Governing bodies abhor it because some troublemakers (in the opinion of the public administration) merrily abuse the opportunities offered by this law. In the past, cases have come before a court in which alleged traffic offenders requested information on how the relevant breach was detected, but kept their applications deliberately vague so that the governing body could impossibly meet the request. If the governing body then violated the deadline for answering such a request, the applicant made use of its right to claim a penalty which was often many times higher than the fine with which it all started.
Whatever we think of such practices, it is clear that the governing body easily respond at such a vague request by simply asking for clarification. The deadline for responding to such a request will be suspended as long as the applicant does not explain his request. The problem was therefore not so much in the vagueness or complexity of the data requested, but more the fact that the systems of the respective governing bodies were not prepared for information requests.
A ruling from the Administrative Law Division of the Council of State of July 1, 2015 shows that the possibility of requesting information is quite far-reaching. That case concerned a request to the order in which the following information on an imposed fine for a traffic offense were requested:
1) the video or photo – at original size – of the offense, with date and time. The registration number of the vehicle should be clear to see;
2) the log file, which is the text that accompanies the video or photo, with all relevant information regarding the measuring equipment;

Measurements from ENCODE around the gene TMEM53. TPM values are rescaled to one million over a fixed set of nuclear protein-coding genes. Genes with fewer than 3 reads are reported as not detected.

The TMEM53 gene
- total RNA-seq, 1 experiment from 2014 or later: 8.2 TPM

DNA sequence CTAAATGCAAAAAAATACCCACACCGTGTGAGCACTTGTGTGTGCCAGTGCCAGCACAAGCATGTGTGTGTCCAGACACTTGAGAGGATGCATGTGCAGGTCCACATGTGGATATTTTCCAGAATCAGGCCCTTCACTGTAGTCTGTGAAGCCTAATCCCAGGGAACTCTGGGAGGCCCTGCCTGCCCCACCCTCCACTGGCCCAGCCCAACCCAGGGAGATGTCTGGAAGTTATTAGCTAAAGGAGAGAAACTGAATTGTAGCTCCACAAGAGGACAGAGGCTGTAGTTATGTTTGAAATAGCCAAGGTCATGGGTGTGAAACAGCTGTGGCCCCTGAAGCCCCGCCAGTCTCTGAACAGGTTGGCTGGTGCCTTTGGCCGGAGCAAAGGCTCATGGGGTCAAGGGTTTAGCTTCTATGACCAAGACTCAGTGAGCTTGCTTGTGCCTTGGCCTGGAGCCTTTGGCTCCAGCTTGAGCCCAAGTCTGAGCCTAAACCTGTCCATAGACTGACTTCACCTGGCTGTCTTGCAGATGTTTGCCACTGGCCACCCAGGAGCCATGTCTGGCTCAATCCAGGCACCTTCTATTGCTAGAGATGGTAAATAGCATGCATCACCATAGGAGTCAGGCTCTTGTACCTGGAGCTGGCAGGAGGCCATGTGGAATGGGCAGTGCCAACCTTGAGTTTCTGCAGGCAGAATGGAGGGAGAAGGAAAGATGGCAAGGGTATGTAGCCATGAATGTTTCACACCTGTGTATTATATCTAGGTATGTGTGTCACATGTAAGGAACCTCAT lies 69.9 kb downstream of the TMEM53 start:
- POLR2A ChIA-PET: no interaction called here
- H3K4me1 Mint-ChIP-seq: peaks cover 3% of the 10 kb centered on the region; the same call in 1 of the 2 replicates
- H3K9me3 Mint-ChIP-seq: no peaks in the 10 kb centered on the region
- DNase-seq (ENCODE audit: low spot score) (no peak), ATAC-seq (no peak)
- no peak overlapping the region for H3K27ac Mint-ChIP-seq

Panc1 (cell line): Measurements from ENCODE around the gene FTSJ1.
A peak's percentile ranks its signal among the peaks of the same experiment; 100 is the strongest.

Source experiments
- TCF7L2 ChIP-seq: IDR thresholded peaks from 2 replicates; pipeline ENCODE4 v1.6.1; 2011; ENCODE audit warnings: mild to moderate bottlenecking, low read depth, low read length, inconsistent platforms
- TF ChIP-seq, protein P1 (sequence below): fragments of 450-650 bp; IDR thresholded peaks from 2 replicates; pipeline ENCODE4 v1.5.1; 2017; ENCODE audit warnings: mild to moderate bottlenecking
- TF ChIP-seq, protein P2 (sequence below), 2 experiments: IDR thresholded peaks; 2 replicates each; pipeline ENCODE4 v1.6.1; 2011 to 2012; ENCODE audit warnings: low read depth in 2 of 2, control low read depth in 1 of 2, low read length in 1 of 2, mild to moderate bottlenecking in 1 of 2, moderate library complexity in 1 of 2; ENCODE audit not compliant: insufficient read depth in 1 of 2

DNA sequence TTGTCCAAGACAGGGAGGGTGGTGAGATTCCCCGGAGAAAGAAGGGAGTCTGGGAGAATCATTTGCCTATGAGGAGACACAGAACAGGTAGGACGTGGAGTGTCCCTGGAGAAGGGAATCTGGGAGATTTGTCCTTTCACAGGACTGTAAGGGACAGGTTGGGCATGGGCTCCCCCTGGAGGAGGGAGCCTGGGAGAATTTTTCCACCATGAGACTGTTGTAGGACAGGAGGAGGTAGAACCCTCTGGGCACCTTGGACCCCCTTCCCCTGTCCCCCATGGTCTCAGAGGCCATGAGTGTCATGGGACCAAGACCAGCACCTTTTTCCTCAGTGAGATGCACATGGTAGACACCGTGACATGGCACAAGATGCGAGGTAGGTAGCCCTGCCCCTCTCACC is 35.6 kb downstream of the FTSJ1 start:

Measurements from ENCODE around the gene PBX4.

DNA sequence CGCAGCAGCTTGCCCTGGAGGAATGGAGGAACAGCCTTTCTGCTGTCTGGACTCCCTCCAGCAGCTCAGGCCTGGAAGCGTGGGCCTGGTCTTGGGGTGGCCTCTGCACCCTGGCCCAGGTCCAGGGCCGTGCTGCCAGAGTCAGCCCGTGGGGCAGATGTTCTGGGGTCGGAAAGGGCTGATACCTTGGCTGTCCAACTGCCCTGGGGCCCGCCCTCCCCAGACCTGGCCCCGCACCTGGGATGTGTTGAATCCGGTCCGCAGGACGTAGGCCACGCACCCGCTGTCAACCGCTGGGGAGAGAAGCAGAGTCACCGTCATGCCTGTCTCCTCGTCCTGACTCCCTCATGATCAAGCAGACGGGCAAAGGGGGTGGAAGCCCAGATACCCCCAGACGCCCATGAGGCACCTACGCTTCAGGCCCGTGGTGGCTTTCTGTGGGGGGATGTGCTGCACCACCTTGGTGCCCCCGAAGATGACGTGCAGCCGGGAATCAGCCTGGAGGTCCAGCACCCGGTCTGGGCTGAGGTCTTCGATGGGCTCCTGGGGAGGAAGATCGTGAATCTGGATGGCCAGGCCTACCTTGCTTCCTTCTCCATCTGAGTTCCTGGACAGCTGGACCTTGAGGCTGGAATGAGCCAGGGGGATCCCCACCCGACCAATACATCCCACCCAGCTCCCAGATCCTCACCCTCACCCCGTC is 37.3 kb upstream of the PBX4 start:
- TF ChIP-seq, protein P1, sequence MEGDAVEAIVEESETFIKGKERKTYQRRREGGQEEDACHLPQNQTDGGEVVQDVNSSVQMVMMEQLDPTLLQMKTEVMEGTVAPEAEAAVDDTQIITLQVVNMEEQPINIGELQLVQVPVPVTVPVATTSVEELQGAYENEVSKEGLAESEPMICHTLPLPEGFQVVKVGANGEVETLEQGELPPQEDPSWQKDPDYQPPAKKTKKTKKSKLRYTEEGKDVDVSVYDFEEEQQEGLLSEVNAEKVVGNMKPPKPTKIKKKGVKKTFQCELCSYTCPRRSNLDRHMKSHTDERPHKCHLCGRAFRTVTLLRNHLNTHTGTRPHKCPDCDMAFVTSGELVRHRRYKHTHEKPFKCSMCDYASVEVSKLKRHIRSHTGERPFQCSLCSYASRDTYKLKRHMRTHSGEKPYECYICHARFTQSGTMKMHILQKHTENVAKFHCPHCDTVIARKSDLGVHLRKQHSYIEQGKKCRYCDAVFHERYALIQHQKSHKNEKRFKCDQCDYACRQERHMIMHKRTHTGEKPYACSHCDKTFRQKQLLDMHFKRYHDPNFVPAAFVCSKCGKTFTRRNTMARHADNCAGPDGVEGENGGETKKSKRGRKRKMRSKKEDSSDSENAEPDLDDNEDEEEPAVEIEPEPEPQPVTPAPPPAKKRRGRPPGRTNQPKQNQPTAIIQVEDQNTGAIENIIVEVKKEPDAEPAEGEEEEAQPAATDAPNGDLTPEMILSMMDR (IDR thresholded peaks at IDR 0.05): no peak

3) the source document;
4) the tripod control form;
5) an official report on oath similar document, from which it is clear how the alleged violation was observed;
6) the official document by which the serving officer was appointed;
7) the act of swearing in of the duty officer;
8) the certificate from which it is clear that the investigating officer was qualified to operateradar equipment at the time of measurement;
9) complete test report of the equipment with which the alleged violation is found, and that was valid at that time;
10) a statement that clearly shows that the measuring equipment was installed in accordance with the rules and was operated as such and that it worked as intended and was adjusted or aligned at the time of measurement;
11) the registration number and the date of the General Periodic Vehicle Inspection of where the measurement was made.
Of all these data, the Council of State ruled finally that only the name of the police officers do not have to be released. All other information must be provided to the applicant and if the police do not have the relevant data, the application must be forwarded to the body that has the relevant data.
This ruling underlines that the law provides the public with tremendous opportunities to ask informationfrom governing bodies. Abuse of the law is not adopted quickly by the court, although (for example) the privacy of police officers may be a good reason not to release data.